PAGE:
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Preston Private Requires improvement

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Inspection report

Date of Inspection: 30 June 2014
Date of Publication: 9 August 2014
Inspection Report published 09 August 2014 PDF

Before people are given any examination, care, treatment or support, they should be asked if they agree to it (outcome 2)

Not met this standard

We checked that people who use this service

  • Where they are able, give valid consent to the examination, care, treatment and support they receive.
  • Understand and know how to change any decisions about examination, care, treatment and support that has been previously agreed.
  • Can be confident that their human rights are respected and taken into account.

How this check was done

We looked at the personal care or treatment records of people who use the service, carried out a visit on 30 June 2014, observed how people were being cared for and talked with people who use the service. We talked with carers and / or family members, talked with staff, talked with commissioners of services and were accompanied by a specialist advisor.

We used the Short Observational Framework for Inspection (SOFI). SOFI is a specific way of observing care to help us understand the experience of people who could not talk with us.

We were supported on this inspection by an expert-by-experience. This is a person who has personal experience of using or caring for someone who uses this type of care service.

Our judgement

Where people did not have the capacity to consent, the provider did not always act in accordance with legal requirements.

Reasons for our judgement

The service had policies in place in relation to the Mental Capacity Act 2005 (MCA) and Deprivation of Liberty Safeguards (DoLS). The MCA and DoLS provide legal safeguards for people who may be unable to make decisions about their care.

We spoke with staff to check their understanding of MCA and DoLS. Staff demonstrated an awareness of the code of practice and confirmed they had received training in these areas. This meant procedures were in place to enable staff to assess peoples' mental capacity, should there be concerns about their ability to make decisions for themselves, or to support those who lacked capacity to manage risk.

We looked at the care records of ten people who lived at the home. Each of the records showed that people who lived at the home or their representative, had consented to a photograph being taken for care and medication records. There was also a consent form for people to have annual health vaccinations.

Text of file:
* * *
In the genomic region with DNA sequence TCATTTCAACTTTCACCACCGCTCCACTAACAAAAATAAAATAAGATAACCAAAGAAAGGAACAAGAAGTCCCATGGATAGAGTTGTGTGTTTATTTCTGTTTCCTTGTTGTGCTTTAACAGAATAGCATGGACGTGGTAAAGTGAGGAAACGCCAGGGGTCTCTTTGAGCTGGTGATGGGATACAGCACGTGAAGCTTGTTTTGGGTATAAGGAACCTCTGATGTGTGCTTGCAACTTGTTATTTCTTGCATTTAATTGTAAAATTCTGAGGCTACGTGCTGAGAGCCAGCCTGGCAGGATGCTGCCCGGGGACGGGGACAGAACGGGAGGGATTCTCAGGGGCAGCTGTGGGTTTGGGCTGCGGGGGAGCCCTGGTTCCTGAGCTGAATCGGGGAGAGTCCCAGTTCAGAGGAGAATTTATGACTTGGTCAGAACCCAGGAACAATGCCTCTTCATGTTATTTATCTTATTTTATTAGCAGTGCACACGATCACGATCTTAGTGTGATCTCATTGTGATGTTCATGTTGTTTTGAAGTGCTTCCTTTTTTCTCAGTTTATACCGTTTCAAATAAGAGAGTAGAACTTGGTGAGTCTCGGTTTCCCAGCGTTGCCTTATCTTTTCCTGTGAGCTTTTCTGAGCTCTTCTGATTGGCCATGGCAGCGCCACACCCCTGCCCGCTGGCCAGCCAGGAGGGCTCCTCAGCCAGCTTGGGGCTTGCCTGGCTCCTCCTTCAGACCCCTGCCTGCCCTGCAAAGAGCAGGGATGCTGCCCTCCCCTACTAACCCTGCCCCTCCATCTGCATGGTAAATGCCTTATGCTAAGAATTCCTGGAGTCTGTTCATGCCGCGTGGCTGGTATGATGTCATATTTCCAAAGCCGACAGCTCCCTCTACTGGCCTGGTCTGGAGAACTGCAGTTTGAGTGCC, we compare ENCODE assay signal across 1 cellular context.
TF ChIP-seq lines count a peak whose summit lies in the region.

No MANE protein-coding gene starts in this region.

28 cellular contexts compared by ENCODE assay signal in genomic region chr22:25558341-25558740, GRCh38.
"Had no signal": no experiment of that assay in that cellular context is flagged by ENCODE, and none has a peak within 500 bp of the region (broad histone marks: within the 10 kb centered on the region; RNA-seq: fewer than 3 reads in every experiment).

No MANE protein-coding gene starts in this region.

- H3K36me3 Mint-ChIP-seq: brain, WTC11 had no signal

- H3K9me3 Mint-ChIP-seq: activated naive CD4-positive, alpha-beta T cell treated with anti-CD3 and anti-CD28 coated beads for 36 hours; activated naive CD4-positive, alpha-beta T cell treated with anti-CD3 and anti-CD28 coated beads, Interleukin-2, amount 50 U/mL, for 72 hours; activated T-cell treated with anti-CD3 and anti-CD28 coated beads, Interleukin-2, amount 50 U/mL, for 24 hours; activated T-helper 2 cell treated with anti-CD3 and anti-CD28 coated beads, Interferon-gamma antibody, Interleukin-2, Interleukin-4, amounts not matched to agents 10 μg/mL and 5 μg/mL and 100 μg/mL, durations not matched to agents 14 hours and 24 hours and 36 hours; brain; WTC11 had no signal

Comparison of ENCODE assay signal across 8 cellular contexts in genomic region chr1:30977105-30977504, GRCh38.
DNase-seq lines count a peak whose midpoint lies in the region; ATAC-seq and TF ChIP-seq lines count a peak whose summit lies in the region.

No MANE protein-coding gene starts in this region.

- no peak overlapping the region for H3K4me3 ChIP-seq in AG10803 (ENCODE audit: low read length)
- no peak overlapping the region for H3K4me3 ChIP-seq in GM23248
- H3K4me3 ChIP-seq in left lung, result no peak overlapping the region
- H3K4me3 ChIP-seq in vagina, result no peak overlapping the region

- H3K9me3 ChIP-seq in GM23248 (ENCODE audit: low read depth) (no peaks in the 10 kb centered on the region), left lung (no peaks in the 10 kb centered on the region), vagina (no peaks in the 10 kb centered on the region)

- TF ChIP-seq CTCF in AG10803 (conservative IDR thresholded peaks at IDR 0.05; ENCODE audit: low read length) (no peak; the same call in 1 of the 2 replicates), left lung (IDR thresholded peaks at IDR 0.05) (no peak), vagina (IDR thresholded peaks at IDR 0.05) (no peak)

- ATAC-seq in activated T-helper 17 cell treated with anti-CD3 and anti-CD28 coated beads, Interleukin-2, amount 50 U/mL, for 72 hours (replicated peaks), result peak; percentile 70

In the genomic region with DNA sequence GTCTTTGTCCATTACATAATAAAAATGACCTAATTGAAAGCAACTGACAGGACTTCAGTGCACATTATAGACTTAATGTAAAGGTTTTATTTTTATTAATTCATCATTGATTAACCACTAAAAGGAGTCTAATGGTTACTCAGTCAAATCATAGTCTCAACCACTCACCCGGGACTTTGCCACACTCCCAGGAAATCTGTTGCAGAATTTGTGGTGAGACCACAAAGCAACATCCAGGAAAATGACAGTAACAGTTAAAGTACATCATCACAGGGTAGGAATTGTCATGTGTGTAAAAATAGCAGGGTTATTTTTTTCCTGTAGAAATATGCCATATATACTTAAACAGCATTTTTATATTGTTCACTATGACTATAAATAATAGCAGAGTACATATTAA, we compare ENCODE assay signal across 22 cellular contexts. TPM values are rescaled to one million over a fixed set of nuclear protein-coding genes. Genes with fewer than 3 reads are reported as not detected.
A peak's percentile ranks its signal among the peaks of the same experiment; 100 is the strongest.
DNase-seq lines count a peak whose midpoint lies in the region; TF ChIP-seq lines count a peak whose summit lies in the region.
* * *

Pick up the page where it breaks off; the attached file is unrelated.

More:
It is the home’s policy that people should have a capacity assessment on admission. We found that majority of the records we viewed, did not have a capacity assessment on file.

We found good examples of where capacity assessments had been completed following a change in a person’s care or health needs. For example one person had been reluctant to be treated for a pressure ulcer. A capacity assessment and best interest decision had been taken to ensure the person received an appropriate level of care. This had been recorded in line with the requirements of the MCA code of practice.

However during our visit we were approached by a family member who informed us of their concerns that a decision had been taken by the home without their consent. The family member explained they held a ‘Lasting Power of Attorney’ for care and welfare for their relative. A lasting power of attorney is a legal document which gives a person the legal right to make decisions about a person’s care and welfare where the person in question lacks the mental capacity to make such decisions.

The family member told us, “My relative has been here a long time and they have always had excellent care. We have never had any complaints, until now.” They told us bed wedges had been used as a safety measure to protect their relative from falling out of bed. However a decision had been taken by the provider to remove the bed wedges. The family member told us, “I got a phone call to say my relative had fallen out of bed. This was the first I knew about the wedges being removed. They should have consulted me.” This was a breach of the MCA code of practice.

We spent time in each of the four units of the home. This helped us to observe the daily routines and gain an insight into how people's care and support was managed. We observed staff communicated with people by their preferred method and people were engaged in making choices about their daily routine, for example what time they got up and dressed in the morning. We saw that if people had chosen to stay in their rooms, their wishes were respected.

We looked at care records to review how people’s advanced wishes were being managed by the home. We saw a number of care records included notices which would tell an emergency crew not to attempt to cardiopulmonary resuscitation. These are known as Do Not Attempt Cardiopulmonary Resuscitation (DNACPR) forms. We found one person had a DNACPR form which had not been completed. We asked a senior member of staff to remove the document as it could have been taken accidentally as a DNACPR in an emergency situation. The document was removed immediately.

Another person’s care records held two DNARCPR forms. Neither were completed fully and there was no record of capacity assessments or consultation with relatives. This meant people’s dignity, quality of care and choice could be compromised because best practice was not followed.

We spoke with the registered manager and operations director about our concerns. They confirmed that MCA and best inte